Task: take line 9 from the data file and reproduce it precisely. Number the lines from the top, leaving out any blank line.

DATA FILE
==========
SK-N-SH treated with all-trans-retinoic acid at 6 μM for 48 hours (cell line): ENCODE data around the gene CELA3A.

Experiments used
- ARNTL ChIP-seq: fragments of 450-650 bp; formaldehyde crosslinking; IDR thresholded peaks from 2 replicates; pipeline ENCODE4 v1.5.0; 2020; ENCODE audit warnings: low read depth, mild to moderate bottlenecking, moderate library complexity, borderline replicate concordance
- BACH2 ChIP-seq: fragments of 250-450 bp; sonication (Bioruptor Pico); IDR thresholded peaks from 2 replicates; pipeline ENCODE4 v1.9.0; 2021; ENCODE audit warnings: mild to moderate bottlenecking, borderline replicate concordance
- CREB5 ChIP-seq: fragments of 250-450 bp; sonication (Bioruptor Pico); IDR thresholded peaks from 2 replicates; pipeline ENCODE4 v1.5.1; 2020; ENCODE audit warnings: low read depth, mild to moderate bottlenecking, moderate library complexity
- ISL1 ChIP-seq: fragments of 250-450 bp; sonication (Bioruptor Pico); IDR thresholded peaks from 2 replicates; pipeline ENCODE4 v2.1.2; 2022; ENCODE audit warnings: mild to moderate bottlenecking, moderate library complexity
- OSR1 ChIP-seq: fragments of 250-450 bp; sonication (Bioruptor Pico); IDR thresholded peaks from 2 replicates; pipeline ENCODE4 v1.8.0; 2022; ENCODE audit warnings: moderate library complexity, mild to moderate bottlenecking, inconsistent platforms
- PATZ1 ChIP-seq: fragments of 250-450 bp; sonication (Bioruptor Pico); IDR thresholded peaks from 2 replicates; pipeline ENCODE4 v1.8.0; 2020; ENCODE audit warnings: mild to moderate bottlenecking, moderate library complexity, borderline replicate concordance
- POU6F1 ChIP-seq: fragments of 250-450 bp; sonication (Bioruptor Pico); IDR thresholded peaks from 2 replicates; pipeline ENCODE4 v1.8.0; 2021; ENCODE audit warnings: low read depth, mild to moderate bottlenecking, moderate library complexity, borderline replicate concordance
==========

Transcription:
- POU6F1 ChIP-seq: fragments of 250-450 bp; sonication (Bioruptor Pico); IDR thresholded peaks from 2 replicates; pipeline ENCODE4 v1.8.0; 2021; ENCODE audit warnings: low read depth, mild to moderate bottlenecking, moderate library complexity, borderline replicate concordance